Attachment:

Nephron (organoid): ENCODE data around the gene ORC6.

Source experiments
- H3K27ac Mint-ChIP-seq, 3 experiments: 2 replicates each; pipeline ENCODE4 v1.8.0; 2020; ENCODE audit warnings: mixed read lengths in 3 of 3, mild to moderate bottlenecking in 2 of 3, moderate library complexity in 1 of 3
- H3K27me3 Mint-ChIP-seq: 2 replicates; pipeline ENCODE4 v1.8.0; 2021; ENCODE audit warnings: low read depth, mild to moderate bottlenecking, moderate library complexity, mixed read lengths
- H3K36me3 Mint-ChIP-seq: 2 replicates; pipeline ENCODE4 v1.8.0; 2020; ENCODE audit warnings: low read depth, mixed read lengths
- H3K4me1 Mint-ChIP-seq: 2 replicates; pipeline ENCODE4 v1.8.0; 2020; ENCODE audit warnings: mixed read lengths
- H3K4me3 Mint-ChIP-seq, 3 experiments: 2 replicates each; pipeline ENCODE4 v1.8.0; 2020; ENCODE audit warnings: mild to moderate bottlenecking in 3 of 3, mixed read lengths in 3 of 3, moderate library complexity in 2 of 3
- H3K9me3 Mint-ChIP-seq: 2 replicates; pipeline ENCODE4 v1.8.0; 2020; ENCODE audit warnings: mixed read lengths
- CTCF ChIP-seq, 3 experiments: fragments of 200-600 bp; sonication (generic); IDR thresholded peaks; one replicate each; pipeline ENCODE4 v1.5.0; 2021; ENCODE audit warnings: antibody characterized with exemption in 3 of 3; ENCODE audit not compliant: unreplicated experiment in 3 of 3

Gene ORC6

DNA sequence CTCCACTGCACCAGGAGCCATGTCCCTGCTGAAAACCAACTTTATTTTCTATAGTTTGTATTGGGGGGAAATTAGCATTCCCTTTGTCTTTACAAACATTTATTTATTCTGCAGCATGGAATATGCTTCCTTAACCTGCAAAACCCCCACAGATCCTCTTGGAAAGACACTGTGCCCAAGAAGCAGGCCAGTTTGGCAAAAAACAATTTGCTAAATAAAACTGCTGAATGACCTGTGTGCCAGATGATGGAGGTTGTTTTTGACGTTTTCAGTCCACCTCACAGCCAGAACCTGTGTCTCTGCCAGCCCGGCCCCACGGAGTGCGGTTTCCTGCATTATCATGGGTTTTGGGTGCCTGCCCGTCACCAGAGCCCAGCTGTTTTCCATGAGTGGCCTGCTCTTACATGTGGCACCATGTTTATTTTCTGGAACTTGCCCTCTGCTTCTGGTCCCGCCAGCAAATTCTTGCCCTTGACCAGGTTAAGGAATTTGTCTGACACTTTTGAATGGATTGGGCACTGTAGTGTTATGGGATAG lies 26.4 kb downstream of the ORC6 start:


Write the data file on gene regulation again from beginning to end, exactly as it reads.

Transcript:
Nephron (organoid): ENCODE data around the gene ORC6.

Source experiments
- H3K27ac Mint-ChIP-seq, 3 experiments: 2 replicates each; pipeline ENCODE4 v1.8.0; 2020; ENCODE audit warnings: mixed read lengths in 3 of 3, mild to moderate bottlenecking in 2 of 3, moderate library complexity in 1 of 3
- H3K27me3 Mint-ChIP-seq: 2 replicates; pipeline ENCODE4 v1.8.0; 2021; ENCODE audit warnings: low read depth, mild to moderate bottlenecking, moderate library complexity, mixed read lengths
- H3K36me3 Mint-ChIP-seq: 2 replicates; pipeline ENCODE4 v1.8.0; 2020; ENCODE audit warnings: low read depth, mixed read lengths
- H3K4me1 Mint-ChIP-seq: 2 replicates; pipeline ENCODE4 v1.8.0; 2020; ENCODE audit warnings: mixed read lengths
- H3K4me3 Mint-ChIP-seq, 3 experiments: 2 replicates each; pipeline ENCODE4 v1.8.0; 2020; ENCODE audit warnings: mild to moderate bottlenecking in 3 of 3, mixed read lengths in 3 of 3, moderate library complexity in 2 of 3
- H3K9me3 Mint-ChIP-seq: 2 replicates; pipeline ENCODE4 v1.8.0; 2020; ENCODE audit warnings: mixed read lengths
- CTCF ChIP-seq, 3 experiments: fragments of 200-600 bp; sonication (generic); IDR thresholded peaks; one replicate each; pipeline ENCODE4 v1.5.0; 2021; ENCODE audit warnings: antibody characterized with exemption in 3 of 3; ENCODE audit not compliant: unreplicated experiment in 3 of 3

Gene ORC6

DNA sequence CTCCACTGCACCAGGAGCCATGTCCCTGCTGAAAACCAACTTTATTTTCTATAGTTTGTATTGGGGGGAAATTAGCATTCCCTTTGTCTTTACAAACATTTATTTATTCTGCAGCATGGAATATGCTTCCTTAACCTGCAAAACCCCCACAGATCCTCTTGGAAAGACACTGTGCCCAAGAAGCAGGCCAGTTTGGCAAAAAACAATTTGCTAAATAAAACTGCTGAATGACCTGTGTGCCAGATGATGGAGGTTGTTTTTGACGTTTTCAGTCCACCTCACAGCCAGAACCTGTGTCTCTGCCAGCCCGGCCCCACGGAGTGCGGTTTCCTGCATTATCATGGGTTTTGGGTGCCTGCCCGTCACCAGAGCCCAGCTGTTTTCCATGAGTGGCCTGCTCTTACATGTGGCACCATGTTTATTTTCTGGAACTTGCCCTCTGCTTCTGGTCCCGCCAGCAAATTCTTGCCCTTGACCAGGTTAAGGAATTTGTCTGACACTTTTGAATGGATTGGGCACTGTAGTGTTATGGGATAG lies 26.4 kb downstream of the ORC6 start: